Assessing the Value of Trees and Shrubs

The trees and shrubs in your yard may be adding to your property's value.
Korean stewartia tree

Use the checklists below to evaluate the value of trees and shrubs in your yard. A thorough site analysis will help you identify plantings that may dramatically increase the value of your home. Don't remove any mature tree or shrub before considering it's worth today and tomorrow.

What to Consider

  • Trees are the most valuable plants in a landscape because they are the most useful. For example, they may function as energy savers, air-conditioners, or wildlife havens.
  • Shade trees can reduce the cost of heating and cooling your home by 10 to 50 percent.


  • Landscape appraisers are in the best position to determine the most accurate value for the trees and shrubs in your yard.
  • Size: A mature oak is more valuable than a fast-growing poplar because it is more difficult to replace. Generally, large trees provide more benefits (and have more value) than small ones.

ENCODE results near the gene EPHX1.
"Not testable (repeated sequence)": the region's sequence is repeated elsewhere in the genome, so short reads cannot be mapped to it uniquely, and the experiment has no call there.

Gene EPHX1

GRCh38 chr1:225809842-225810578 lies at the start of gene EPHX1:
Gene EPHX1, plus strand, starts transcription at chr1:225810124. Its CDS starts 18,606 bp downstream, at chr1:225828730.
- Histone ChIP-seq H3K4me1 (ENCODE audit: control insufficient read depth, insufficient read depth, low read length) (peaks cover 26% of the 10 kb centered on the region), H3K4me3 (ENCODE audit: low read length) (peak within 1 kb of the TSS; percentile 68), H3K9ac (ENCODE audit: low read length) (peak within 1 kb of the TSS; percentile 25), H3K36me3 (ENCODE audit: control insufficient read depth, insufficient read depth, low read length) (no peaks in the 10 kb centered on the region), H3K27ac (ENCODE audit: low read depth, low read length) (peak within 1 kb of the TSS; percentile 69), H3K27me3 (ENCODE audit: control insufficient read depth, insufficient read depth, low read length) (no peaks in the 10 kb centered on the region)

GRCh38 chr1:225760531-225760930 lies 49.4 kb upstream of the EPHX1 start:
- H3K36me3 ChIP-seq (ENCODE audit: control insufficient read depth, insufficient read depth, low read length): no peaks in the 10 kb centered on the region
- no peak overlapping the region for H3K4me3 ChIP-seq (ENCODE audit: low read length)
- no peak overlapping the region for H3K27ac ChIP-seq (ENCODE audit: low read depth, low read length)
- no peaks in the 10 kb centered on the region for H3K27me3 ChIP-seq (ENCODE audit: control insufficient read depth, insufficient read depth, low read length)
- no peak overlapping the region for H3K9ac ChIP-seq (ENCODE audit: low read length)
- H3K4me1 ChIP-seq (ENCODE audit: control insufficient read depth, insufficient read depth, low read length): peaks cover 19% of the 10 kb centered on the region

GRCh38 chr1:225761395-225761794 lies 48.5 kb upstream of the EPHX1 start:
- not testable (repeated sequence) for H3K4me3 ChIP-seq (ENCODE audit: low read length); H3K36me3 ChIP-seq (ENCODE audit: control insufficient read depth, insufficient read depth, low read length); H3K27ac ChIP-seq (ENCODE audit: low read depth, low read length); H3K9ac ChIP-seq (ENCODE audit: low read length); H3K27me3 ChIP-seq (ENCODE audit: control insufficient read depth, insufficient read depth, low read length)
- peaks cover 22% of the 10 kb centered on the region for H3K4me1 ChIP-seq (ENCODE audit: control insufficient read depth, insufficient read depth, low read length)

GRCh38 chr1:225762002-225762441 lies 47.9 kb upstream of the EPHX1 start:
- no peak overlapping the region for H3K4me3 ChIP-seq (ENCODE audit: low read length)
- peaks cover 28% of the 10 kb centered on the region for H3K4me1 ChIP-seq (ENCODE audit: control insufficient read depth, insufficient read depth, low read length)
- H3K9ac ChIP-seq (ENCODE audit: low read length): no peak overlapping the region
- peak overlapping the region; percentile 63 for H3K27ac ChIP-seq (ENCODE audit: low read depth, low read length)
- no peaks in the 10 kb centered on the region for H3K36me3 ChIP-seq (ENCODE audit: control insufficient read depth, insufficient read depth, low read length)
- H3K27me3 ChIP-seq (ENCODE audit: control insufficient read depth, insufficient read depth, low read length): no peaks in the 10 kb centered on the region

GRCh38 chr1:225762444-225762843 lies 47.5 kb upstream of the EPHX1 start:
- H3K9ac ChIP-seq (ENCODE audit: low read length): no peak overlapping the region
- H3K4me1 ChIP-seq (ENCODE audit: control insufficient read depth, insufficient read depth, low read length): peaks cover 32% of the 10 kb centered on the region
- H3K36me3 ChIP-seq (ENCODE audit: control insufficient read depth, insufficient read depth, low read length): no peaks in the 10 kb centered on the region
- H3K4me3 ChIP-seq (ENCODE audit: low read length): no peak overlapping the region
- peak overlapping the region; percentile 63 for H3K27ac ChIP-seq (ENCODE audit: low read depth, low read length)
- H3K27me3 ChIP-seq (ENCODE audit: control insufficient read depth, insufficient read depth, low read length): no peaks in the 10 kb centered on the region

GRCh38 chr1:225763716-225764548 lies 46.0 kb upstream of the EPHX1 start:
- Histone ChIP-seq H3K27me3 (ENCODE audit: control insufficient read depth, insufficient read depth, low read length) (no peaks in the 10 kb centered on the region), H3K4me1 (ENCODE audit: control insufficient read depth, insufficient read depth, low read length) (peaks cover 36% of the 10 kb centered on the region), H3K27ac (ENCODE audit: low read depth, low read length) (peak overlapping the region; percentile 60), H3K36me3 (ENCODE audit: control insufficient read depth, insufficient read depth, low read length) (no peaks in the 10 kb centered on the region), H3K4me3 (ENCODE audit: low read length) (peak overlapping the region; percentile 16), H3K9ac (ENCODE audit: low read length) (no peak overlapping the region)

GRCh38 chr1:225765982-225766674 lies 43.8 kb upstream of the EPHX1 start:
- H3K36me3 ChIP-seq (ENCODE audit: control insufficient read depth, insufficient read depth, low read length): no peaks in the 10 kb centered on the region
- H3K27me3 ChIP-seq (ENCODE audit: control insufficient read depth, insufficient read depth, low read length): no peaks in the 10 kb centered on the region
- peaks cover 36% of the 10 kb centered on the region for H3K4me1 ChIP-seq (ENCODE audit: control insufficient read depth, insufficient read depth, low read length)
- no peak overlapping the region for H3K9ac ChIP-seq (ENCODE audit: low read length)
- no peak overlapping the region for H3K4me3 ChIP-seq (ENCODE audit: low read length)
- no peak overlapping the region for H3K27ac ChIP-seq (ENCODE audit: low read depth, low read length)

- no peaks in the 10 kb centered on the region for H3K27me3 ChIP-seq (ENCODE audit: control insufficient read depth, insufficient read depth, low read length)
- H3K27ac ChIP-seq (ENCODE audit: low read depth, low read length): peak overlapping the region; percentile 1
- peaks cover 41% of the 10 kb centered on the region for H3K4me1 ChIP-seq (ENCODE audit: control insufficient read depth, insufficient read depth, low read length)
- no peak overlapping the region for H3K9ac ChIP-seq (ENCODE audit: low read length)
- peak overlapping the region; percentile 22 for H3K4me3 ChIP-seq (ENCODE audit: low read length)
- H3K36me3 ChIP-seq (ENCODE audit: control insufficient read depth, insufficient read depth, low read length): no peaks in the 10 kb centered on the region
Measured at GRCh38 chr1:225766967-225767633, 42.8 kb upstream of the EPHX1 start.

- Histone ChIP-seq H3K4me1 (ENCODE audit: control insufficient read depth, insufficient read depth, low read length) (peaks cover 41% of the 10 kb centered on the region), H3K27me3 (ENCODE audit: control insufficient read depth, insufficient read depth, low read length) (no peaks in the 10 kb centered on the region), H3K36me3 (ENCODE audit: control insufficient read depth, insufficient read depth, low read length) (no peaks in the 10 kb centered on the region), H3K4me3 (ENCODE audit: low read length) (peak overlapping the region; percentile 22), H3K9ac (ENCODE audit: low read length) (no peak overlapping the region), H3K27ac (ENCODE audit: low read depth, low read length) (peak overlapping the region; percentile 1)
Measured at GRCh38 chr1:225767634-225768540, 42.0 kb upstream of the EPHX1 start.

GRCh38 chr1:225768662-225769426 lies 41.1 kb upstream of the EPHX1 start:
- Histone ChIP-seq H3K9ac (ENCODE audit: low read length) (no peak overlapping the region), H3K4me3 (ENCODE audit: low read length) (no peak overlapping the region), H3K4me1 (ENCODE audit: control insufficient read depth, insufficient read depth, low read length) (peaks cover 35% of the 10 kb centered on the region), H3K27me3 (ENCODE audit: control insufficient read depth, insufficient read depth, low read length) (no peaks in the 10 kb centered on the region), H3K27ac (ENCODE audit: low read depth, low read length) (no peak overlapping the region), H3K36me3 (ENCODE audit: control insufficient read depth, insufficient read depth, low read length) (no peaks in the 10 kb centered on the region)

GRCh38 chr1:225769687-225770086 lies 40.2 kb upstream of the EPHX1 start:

• Type: Some kinds of trees have a higher value due to their hardiness, durability, adaptability, and overall desirability (sturdy, low-maintenance, or attractive). Japanese maples and dwarf conifers are among the most highly valued trees.
  • Condition: Healthy, well-formed trees and shrubs have more value than malformed, poorly maintained, or storm-damaged plants.
  • Location: The plant's value to the property arises from both functional and aesthetic considerations. Trees and shrubs that form a focal point, frame
    the house, or stand in a hedgerow represent
    high-value specimens.


  • Have your trees and shrubs appraised; take pictures of them. Keep the records for insurance, legal, and income tax purposes. Insurance formulas take into account how easily a plant can be replaced.
  • Become well-informed about the value of what you have before digging it up or cutting it down. It would be a shame to remove a valuable plant.
  • Consider moving plants before removing them completely. Ask yourself whether removing the plant will cost more than the plant is worth.
  • Once you know the value of a plant and have decided that it doesn't fit your overall landscape, contact local nurseries, botanical gardens, arboretums, or garden clubs -- you may find someone who will adopt the plant. Someone may even pay for the privilege.


  • When adding a tree or shrub, always visualize its mature size and shape. Will it outgrow its location or become tangled in utility wires?